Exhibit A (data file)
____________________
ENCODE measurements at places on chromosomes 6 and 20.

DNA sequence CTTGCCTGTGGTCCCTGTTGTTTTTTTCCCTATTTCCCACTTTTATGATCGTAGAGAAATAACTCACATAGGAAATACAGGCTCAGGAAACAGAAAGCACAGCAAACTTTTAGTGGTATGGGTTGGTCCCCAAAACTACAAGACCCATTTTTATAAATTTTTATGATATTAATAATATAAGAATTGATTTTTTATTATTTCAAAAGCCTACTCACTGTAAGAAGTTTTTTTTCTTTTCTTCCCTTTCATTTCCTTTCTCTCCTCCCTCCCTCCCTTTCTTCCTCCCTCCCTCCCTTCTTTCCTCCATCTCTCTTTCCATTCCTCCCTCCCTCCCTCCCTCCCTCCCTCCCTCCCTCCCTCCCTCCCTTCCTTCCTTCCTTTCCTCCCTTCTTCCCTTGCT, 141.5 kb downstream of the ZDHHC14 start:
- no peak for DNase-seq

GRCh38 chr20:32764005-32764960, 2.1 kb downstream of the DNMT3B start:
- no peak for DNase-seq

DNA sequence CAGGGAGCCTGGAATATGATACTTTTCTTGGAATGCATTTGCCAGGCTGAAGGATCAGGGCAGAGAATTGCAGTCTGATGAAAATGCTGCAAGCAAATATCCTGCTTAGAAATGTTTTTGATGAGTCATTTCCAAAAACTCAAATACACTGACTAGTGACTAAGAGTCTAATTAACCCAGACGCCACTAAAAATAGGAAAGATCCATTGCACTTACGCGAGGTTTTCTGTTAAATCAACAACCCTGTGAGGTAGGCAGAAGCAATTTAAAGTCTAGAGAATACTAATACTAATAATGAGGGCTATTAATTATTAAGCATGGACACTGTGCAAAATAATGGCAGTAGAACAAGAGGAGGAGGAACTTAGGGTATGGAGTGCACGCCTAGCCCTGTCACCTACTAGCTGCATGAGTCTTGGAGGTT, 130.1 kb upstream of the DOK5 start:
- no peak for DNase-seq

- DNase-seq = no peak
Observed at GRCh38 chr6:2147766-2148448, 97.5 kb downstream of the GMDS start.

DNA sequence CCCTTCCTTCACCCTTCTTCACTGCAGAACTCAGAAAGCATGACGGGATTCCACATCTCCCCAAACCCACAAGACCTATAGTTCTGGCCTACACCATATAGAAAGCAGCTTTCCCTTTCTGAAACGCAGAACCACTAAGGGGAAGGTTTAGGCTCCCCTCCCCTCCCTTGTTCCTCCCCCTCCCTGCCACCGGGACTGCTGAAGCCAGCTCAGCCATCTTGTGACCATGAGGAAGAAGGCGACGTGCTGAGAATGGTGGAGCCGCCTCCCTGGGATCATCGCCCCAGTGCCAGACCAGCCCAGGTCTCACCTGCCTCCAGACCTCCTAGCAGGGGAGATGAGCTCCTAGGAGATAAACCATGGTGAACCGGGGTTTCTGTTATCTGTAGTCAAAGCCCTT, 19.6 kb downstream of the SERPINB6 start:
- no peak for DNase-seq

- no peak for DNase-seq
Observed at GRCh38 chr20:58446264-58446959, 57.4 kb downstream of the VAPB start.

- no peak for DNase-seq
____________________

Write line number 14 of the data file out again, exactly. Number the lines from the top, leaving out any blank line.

- no peak for DNase-seq